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Former Chancellor Gerhard Schröder at an SPD party conference in Hamburg
Schröder said the anti-foreigner campaign was damaging Germany's imageImage: AP

Firing Back

DW staff (sp)
January 9, 2008

Former Chancellor Schröder joined Jewish groups in condemning an anti-foreigner campaign by a leading conservative in Chancellor Merkel's party, further inflaming a charged debate over juvenile crime.

https://p.dw.com/p/Cn3E

Wading back into German politics after a long break, former Chancellor Gerhard Schröder this week launched a blistering attack on Chancellor Angela Merkel and Roland Koch, the conservative premier of the western state of Hesse, charging them with inciting racial hatred and damaging Germany's image.

At a conference of his Social Democratic Party (SPD) in Hamburg, Schröder lashed out at Koch's verbal attack on foreigners and his calls for deporting "criminal foreigners" as he struggles to seek a third consecutive term as leader of Hesse.

Counter-attack

Koch's statements have been supported by some members of Merkel's Christian Democratic Party (CDU), which governs with the SPD in a grand coalition at the federal level, and Merkel too has not publicly reined in the 49-year-old. She has called the debate on juvenile crime a necessary one and supported conservative calls to tighten laws.

Hesse Premier Roland Koch
Koch is no stranger to controversyImage: AP

Schröder, who is still a prominent figure in the SPD, accused Merkel for ignoring the mounting neo-Nazi attacks on foreigners in Germany.

"Young German far-rightists commit on the average three violent acts a day -- mostly against people with other skin color," Schröder was quoted as saying. "You won't hear anything about that ... from Mrs. Merkel."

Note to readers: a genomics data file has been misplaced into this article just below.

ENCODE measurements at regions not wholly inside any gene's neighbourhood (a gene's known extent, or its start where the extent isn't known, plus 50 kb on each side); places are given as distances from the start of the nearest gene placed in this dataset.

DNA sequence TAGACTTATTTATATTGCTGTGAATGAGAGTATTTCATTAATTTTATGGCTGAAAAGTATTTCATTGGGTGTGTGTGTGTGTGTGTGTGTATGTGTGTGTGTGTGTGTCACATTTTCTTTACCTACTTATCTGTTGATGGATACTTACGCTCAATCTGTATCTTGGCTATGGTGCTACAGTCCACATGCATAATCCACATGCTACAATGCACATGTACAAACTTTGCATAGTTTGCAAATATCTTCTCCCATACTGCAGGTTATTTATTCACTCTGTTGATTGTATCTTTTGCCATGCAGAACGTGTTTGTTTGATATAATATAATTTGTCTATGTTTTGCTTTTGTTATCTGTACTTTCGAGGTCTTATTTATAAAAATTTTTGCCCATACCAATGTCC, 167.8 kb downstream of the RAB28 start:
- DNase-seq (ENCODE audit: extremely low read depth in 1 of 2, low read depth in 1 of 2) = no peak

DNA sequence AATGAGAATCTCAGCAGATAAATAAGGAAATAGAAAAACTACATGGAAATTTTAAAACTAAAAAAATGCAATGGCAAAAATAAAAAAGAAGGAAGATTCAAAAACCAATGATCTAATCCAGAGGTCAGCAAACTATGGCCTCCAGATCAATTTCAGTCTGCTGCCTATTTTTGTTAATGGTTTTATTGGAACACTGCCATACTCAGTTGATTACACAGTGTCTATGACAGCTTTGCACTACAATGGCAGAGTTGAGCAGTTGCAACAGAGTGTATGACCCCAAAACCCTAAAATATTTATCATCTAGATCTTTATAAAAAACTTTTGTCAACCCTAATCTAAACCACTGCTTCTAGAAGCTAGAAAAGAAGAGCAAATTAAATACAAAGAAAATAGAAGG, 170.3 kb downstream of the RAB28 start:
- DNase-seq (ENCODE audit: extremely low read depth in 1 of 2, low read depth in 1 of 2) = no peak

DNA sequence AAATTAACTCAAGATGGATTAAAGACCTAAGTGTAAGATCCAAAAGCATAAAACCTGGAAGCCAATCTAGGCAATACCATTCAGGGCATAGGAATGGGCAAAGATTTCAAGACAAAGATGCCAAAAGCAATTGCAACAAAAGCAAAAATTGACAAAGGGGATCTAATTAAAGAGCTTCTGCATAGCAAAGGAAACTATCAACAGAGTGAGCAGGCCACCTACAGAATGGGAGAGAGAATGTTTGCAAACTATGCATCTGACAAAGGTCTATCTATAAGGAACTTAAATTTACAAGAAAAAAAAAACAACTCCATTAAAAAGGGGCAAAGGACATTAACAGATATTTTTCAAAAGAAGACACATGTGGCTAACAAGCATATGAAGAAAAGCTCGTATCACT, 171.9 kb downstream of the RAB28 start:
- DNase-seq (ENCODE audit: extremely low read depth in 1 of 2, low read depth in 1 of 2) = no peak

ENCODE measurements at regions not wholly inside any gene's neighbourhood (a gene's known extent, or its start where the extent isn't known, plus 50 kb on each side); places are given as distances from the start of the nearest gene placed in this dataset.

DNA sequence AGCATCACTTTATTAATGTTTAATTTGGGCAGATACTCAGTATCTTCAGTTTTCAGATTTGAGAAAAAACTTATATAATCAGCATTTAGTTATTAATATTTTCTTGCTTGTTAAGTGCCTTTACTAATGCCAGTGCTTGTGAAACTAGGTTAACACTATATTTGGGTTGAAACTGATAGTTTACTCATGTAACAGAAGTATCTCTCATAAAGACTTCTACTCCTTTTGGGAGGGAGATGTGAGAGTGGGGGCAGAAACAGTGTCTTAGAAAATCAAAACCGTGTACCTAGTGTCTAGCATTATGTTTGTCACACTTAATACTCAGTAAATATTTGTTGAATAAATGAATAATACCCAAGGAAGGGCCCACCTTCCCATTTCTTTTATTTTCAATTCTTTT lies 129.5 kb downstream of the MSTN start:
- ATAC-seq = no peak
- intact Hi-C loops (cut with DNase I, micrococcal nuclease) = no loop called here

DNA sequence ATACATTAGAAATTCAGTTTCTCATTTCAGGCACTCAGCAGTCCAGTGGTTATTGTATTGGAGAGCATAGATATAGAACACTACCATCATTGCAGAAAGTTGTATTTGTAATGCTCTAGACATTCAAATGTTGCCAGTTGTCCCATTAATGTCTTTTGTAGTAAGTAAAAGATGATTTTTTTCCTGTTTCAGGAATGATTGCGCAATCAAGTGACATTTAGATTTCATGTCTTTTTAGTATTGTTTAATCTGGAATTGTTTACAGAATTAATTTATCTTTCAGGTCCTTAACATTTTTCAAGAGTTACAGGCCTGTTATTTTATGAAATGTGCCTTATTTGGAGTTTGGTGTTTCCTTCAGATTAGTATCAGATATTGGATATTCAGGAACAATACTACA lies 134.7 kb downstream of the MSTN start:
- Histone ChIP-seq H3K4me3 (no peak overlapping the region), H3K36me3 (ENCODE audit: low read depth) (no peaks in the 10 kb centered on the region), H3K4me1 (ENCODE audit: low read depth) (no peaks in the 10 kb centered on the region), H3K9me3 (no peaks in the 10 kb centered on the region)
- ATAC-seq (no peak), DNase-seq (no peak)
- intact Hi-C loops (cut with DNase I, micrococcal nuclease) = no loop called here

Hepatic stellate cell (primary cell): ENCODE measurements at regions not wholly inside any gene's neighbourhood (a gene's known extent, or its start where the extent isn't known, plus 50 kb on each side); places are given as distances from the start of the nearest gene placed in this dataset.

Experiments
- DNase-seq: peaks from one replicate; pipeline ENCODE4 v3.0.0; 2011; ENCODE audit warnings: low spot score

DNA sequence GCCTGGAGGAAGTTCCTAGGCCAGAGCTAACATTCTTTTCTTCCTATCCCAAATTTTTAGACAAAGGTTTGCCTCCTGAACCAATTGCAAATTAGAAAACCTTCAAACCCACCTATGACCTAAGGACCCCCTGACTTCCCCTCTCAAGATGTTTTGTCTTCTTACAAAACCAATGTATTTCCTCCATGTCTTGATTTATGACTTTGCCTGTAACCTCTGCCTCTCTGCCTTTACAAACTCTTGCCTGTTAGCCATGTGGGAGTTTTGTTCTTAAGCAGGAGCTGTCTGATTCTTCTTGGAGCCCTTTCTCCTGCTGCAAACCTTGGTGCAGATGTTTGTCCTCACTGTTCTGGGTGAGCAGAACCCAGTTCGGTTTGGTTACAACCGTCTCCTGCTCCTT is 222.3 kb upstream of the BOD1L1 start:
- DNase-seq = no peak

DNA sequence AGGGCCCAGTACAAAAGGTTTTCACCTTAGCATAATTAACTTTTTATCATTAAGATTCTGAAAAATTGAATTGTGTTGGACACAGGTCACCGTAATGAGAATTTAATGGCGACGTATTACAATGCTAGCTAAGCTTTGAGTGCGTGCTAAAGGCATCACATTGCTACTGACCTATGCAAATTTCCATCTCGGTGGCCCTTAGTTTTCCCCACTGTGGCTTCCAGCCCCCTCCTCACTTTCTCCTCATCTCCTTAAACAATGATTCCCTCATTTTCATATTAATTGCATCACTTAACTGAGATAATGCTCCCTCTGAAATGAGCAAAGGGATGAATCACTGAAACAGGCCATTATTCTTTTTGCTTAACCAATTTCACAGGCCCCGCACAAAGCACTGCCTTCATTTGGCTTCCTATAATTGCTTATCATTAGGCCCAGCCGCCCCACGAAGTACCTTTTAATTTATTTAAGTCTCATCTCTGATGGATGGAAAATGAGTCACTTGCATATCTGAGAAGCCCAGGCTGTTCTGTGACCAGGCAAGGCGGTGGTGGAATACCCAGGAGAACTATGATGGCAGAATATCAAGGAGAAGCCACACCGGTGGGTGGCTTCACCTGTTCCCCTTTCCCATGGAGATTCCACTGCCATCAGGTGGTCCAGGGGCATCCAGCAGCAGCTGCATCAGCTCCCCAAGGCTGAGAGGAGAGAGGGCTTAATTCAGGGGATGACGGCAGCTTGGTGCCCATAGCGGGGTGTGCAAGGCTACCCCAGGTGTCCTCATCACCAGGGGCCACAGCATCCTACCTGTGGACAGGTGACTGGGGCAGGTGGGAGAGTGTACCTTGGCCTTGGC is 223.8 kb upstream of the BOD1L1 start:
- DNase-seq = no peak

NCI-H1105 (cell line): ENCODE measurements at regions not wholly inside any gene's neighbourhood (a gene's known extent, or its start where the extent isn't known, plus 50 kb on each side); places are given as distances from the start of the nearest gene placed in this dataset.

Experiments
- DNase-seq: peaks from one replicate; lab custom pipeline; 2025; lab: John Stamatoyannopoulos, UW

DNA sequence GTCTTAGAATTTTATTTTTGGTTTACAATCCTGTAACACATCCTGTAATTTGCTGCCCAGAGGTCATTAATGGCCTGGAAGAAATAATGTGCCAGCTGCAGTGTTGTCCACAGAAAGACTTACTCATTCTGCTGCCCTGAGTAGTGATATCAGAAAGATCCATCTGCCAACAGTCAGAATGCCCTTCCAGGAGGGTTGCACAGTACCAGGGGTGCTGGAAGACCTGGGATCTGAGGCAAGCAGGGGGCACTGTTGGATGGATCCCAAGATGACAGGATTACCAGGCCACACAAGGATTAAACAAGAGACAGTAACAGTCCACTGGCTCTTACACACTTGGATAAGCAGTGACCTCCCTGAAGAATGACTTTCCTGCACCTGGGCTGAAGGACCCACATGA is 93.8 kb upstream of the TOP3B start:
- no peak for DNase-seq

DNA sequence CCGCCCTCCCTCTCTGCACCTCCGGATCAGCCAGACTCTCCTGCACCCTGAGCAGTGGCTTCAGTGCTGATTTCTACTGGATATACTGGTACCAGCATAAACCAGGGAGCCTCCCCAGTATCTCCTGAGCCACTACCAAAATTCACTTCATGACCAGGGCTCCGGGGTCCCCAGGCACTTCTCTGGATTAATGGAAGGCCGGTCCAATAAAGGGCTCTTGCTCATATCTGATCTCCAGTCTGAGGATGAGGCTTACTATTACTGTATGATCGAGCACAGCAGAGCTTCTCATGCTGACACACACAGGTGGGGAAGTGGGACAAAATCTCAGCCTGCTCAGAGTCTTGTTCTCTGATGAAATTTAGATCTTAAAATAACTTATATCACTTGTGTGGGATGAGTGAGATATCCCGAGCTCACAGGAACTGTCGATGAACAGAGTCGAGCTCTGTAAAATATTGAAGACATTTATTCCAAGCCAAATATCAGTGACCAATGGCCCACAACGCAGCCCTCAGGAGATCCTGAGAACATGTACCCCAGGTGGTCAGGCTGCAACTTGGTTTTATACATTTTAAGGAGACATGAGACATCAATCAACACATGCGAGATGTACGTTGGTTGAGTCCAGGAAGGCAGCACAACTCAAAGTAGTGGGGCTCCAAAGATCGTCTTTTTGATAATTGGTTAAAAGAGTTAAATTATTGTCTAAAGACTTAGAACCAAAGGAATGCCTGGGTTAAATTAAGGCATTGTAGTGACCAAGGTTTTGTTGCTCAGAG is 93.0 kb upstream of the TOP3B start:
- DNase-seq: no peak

Koch seized on a violent attack by two young immigrants on a 76-year-old pensioner on a Munich subway over the holiday period to make crime, in particular offences by youths from immigrant backgrounds, the centerpiece of his campaign.

"How much are we prepared to take from a small proportion of violent youths, who frequently have a foreign background?" Koch, once a rising star but now struggling, told mass circulation tabloid Bild last week. "We have spent too long showing a strange sociological understanding for groups that consciously commit violence as ethnic minorities."

Jewish group slams Koch

Schröder's criticism of Koch, who has used the anti-foreigner card in previous campaigns too, was echoed by Germany's Jewish community this week.

Stephan Kramer, general secretary of the Central Council of Jews in Germany, said Koch was using the same slogans as the far-right anti-immigrant NPD party of Germany.

"The standard of Premier Roland Koch's election campaign hardly differs from that of the NPD," Kramer said. "It is irresponsible when a politician plays with fire."

Kramer also criticized Koch's calls for tougher sentencing of juvenile criminals by courts.

"Yet again, politicians try to find quick solutions instead of analyzing the causes," Kramer told German news agency DDP. "That is populism, not policy."

The president of the Central Council of Jews, Charlotte Knobloch on Wednesday, Jan. 9, played down Kramer's comments, saying one couldn't compare a democratic party such as the CDU with the NPD.

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